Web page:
The father accused of abandoning his 3-year-old daughter in Baltimore said yesterday he wants his child back because he never intended to leave her, and he warned officials that the girl's mother, also fighting for custody of the child, is an unfit parent.

Flanked by his attorneys and preacher, Robert Persons said he was a single father struggling to earn enough to provide a decent living for his daughter, Akasha Tommarray Persons.

Persons, backed by officials from Baltimore's public defender's office, also said he was a victim of an overzealous police raid that landed him in jail for 13 days on a drug charge because he was unable to post bail.

Attorney J. Wyndal Gordon, reading a statement from Persons, said that once in jail, his client was unable to contact his daughter. As a prisoner, Persons was allowed to make only collect calls, but the occupant of the house where he had left her had only a cell phone, which cannot receive collect calls.

Persons said in his statement that he had no other friends or family in the area whom he could contact.

After several days, however, he managed to trade other inmates some food for a stamp so he could write a letter to Sherry Loudermilk, the Baltimore woman who had been baby-sitting for his daughter.

"My daughter is my best friend," Persons said at the news conference at his attorneys' office in Baltimore. "I would never abandon my daughter. I am a family man. I'm about the family."

Natalie Finegar, a chief attorney in the public defender's office, showed up to support Persons even though he also has private counsel. Finegar said his case symbolizes a criminal justice system that is overburdened and unable to quickly process inmates arrested for relatively minor offenses. Persons's bail was set at $20,000 but eventually reduced to $2,500. He was released Thursday.

"It is a classic situation of a man overcharged, overbooked and over-jailed. He is the working poor," Finegar said.

Persons's comments are the latest twist in the story about Akasha's plight, which drew international attention after the girl appeared on television and pleaded for her "mommy" after she was reported abandoned to Baltimore officials last Monday.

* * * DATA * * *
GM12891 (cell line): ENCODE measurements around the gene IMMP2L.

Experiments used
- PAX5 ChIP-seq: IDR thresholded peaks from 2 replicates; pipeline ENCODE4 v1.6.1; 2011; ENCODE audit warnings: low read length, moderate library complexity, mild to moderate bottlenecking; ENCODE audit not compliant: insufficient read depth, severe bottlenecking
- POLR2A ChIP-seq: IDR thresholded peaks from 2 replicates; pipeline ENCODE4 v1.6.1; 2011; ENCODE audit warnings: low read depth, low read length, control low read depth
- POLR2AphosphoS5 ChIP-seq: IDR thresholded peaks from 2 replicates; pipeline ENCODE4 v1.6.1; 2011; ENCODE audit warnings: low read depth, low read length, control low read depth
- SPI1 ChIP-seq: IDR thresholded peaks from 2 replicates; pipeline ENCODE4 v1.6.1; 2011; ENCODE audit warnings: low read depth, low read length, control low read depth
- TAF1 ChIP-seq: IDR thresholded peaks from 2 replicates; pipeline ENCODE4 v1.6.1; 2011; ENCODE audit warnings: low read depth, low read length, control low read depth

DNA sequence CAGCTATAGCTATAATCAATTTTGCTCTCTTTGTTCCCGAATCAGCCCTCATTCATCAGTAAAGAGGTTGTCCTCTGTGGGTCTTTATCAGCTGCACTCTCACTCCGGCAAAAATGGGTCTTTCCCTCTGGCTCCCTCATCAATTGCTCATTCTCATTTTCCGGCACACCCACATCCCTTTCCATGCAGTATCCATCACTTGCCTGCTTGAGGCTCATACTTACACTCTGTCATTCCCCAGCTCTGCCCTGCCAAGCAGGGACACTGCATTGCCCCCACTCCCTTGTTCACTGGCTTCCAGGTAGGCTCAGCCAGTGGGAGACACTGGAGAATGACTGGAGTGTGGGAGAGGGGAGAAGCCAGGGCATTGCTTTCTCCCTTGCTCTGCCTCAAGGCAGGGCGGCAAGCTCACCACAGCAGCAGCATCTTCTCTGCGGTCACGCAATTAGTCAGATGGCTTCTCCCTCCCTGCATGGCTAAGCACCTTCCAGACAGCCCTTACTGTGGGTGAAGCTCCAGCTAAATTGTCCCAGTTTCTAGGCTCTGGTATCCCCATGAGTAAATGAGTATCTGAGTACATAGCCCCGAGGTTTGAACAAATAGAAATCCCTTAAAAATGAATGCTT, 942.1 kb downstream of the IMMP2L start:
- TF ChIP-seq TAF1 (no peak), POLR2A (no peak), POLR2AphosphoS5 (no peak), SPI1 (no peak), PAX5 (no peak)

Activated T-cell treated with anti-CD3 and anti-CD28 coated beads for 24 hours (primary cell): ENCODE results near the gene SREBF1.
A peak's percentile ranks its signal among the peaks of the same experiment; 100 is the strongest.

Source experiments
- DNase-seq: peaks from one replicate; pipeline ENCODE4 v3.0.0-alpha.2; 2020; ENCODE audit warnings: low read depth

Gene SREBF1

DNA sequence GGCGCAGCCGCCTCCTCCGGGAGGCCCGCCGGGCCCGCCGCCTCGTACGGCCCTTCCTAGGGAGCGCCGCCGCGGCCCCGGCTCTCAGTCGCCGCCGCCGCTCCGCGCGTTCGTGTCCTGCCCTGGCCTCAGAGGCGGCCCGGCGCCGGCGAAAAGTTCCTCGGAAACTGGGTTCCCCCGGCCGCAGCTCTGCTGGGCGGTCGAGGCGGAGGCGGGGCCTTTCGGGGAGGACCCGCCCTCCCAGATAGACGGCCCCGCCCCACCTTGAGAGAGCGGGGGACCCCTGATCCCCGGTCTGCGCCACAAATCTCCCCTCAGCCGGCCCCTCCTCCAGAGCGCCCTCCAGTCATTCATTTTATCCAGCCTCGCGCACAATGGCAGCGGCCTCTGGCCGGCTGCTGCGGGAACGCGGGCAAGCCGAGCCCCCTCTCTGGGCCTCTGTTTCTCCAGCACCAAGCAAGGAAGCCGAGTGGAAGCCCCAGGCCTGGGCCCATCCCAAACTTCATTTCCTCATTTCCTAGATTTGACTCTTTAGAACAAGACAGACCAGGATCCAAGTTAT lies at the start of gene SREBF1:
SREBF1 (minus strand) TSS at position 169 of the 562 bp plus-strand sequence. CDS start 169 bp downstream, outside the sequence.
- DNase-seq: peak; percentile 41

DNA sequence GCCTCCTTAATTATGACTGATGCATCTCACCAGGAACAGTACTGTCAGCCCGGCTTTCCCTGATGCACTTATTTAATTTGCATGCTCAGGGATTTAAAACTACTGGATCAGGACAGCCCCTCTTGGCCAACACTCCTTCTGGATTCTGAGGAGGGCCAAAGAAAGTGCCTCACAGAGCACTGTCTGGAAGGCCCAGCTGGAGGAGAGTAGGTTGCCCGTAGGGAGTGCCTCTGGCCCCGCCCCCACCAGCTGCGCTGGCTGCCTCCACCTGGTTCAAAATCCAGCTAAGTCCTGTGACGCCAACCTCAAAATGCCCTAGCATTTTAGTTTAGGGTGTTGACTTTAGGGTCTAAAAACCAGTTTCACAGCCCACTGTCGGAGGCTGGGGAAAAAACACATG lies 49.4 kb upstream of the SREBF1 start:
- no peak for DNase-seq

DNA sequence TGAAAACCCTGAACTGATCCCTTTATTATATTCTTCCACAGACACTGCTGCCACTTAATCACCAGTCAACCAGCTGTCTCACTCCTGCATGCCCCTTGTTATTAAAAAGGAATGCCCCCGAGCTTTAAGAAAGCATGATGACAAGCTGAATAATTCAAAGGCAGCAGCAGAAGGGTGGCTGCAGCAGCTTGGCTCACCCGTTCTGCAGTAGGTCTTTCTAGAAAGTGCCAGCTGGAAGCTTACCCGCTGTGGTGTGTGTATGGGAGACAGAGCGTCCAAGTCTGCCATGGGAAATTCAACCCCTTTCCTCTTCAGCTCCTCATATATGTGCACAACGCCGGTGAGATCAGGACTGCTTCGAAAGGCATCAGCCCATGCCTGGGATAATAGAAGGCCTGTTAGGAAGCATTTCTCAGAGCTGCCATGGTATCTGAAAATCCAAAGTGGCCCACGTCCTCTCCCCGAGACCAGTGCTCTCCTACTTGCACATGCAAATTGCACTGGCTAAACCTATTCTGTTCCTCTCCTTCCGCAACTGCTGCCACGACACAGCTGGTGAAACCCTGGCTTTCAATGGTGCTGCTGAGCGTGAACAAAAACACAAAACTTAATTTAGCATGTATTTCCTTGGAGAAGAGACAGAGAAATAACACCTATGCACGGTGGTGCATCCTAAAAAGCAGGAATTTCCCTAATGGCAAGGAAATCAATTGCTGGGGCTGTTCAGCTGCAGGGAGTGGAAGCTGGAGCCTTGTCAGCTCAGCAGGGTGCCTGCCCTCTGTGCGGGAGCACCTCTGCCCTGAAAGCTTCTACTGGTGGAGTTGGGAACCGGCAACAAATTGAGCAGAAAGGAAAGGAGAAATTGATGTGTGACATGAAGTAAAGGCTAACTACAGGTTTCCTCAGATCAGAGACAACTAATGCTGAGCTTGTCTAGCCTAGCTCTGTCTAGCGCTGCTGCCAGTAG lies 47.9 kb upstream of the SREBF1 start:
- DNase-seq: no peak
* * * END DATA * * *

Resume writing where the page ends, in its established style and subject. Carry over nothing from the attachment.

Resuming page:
Baltimore authorities discovered Akasha on May 5 after Loudermilk went to a local Department of Social Services office and said the girl's father had left the child with her and not returned.

Initially, Akasha told authorities that her name was Courtney and that she lived in Brooklyn, N.Y.

But on Thursday, a District woman stepped forward and said Akasha is her daughter, kidnapped several years ago by Persons. Patricia Harper, 21, is now trying to regain custody of the child.

The Baltimore Department of Social Services is trying to decide which parent -- if either -- should gain custody. An initial hearing is scheduled for today.

Harper and Persons became romantically involved when she was 14 and he was 30, Harper's attorney said last week. During the same year, he was arrested and charged with a third-degree sex offense stemming from that relationship.

But the relationship continued, and Harper gave birth to Akasha at age 17, in 2000.

Last week, Harper's attorneys accused Persons of kidnapping Akasha during a custody dispute in Prince George's County in 2002.

But Persons and Gordon disputed the kidnapping charge yesterday and accused Harper of abandoning Akasha in May 2002 while caught up in a lifestyle of drugs and prostitution.

"When Mr. Persons discovered Ms. Harper's illicit activities and drug abuse, he requested that she get help," Gordon said. "Ms. Harper refused to change her lifestyle and shortly thereafter deserted her family in exchange for her riotous life."

At an early evening news conference in Silver Spring, Harper's attorney, Gary Gerstenfield, did not directly address Persons's allegations. He did say, however, that Persons "influenced her in all kinds of ways that weren't good and weren't healthy."

Gerstenfield said Harper submitted a DNA sample yesterday and expected results by the end of the week. He said she is married and living in the District with her husband and 4-month-old child. "Today, she is a different person." he said.

Staff writer David Snyder contributed to this report.